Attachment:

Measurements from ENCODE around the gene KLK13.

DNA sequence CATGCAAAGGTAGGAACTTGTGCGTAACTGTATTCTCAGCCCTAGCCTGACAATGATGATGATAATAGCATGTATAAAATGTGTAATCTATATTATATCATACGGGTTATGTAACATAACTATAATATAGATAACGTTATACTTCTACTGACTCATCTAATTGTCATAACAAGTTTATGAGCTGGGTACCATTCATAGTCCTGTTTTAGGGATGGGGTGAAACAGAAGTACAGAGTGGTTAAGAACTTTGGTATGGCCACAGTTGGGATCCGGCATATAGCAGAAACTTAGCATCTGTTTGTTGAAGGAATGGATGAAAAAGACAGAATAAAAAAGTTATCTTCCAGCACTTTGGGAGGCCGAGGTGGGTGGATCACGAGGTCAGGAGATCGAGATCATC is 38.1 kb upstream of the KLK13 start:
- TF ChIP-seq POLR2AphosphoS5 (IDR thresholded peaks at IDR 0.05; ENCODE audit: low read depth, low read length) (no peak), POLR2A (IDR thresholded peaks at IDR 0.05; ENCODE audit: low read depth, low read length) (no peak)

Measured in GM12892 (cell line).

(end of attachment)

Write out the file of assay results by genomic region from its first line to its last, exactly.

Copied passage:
Measurements from ENCODE around the gene KLK13.

DNA sequence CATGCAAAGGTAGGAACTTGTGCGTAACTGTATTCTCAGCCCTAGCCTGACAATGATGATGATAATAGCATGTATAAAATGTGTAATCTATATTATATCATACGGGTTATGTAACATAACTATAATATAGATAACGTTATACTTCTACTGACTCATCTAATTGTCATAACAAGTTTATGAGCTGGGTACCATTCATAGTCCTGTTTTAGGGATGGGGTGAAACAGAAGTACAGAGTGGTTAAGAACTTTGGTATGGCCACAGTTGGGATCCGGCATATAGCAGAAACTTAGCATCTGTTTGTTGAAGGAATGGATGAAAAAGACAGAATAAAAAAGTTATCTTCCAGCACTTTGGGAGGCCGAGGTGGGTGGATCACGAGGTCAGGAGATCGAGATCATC is 38.1 kb upstream of the KLK13 start:
- TF ChIP-seq POLR2AphosphoS5 (IDR thresholded peaks at IDR 0.05; ENCODE audit: low read depth, low read length) (no peak), POLR2A (IDR thresholded peaks at IDR 0.05; ENCODE audit: low read depth, low read length) (no peak)

Measured in GM12892 (cell line).